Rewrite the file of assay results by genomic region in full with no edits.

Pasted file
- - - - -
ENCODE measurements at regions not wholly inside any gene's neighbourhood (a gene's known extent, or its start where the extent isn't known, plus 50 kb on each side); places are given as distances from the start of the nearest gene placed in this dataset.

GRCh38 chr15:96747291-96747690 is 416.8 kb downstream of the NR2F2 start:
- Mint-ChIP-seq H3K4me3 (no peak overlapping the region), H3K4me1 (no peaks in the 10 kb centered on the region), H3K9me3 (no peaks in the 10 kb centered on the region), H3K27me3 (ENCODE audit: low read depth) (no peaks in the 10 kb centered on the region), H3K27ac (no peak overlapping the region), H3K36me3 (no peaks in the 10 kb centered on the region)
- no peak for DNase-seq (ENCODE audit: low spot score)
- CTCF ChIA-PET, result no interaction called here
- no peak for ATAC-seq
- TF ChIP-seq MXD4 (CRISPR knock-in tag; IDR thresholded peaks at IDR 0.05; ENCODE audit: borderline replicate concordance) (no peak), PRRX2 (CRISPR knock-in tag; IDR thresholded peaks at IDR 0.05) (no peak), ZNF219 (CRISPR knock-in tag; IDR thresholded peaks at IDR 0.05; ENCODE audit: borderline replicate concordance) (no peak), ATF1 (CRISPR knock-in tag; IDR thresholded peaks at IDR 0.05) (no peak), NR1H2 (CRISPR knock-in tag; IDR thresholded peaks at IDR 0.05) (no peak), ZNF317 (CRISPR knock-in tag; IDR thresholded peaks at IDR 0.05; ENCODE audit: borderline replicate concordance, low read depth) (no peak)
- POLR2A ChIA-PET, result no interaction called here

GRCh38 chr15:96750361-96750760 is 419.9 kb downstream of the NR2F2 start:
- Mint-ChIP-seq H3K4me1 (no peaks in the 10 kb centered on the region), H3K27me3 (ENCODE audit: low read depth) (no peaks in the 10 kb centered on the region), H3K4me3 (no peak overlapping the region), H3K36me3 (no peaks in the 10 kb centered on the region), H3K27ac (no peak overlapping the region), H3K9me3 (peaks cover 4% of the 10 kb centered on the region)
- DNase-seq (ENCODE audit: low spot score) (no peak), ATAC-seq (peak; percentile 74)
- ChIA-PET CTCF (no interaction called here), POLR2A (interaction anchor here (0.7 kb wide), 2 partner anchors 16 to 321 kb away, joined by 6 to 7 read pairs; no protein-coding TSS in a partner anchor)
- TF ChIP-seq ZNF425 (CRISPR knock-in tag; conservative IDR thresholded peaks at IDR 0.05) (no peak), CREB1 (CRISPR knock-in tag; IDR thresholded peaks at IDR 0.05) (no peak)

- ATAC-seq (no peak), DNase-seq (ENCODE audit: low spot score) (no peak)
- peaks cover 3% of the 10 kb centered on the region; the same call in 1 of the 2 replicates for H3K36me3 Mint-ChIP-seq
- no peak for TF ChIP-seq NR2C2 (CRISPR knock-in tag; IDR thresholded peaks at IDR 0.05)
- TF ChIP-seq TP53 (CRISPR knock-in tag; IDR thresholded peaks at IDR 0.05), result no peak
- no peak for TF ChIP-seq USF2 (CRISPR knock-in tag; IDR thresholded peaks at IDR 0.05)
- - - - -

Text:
ENCODE measurements at regions not wholly inside any gene's neighbourhood (a gene's known extent, or its start where the extent isn't known, plus 50 kb on each side); places are given as distances from the start of the nearest gene placed in this dataset.

GRCh38 chr15:96747291-96747690 is 416.8 kb downstream of the NR2F2 start:
- Mint-ChIP-seq H3K4me3 (no peak overlapping the region), H3K4me1 (no peaks in the 10 kb centered on the region), H3K9me3 (no peaks in the 10 kb centered on the region), H3K27me3 (ENCODE audit: low read depth) (no peaks in the 10 kb centered on the region), H3K27ac (no peak overlapping the region), H3K36me3 (no peaks in the 10 kb centered on the region)
- no peak for DNase-seq (ENCODE audit: low spot score)
- CTCF ChIA-PET, result no interaction called here
- no peak for ATAC-seq
- TF ChIP-seq MXD4 (CRISPR knock-in tag; IDR thresholded peaks at IDR 0.05; ENCODE audit: borderline replicate concordance) (no peak), PRRX2 (CRISPR knock-in tag; IDR thresholded peaks at IDR 0.05) (no peak), ZNF219 (CRISPR knock-in tag; IDR thresholded peaks at IDR 0.05; ENCODE audit: borderline replicate concordance) (no peak), ATF1 (CRISPR knock-in tag; IDR thresholded peaks at IDR 0.05) (no peak), NR1H2 (CRISPR knock-in tag; IDR thresholded peaks at IDR 0.05) (no peak), ZNF317 (CRISPR knock-in tag; IDR thresholded peaks at IDR 0.05; ENCODE audit: borderline replicate concordance, low read depth) (no peak)
- POLR2A ChIA-PET, result no interaction called here

GRCh38 chr15:96750361-96750760 is 419.9 kb downstream of the NR2F2 start:
- Mint-ChIP-seq H3K4me1 (no peaks in the 10 kb centered on the region), H3K27me3 (ENCODE audit: low read depth) (no peaks in the 10 kb centered on the region), H3K4me3 (no peak overlapping the region), H3K36me3 (no peaks in the 10 kb centered on the region), H3K27ac (no peak overlapping the region), H3K9me3 (peaks cover 4% of the 10 kb centered on the region)
- DNase-seq (ENCODE audit: low spot score) (no peak), ATAC-seq (peak; percentile 74)
- ChIA-PET CTCF (no interaction called here), POLR2A (interaction anchor here (0.7 kb wide), 2 partner anchors 16 to 321 kb away, joined by 6 to 7 read pairs; no protein-coding TSS in a partner anchor)
- TF ChIP-seq ZNF425 (CRISPR knock-in tag; conservative IDR thresholded peaks at IDR 0.05) (no peak), CREB1 (CRISPR knock-in tag; IDR thresholded peaks at IDR 0.05) (no peak)

- ATAC-seq (no peak), DNase-seq (ENCODE audit: low spot score) (no peak)
- peaks cover 3% of the 10 kb centered on the region; the same call in 1 of the 2 replicates for H3K36me3 Mint-ChIP-seq
- no peak for TF ChIP-seq NR2C2 (CRISPR knock-in tag; IDR thresholded peaks at IDR 0.05)
- TF ChIP-seq TP53 (CRISPR knock-in tag; IDR thresholded peaks at IDR 0.05), result no peak
- no peak for TF ChIP-seq USF2 (CRISPR knock-in tag; IDR thresholded peaks at IDR 0.05)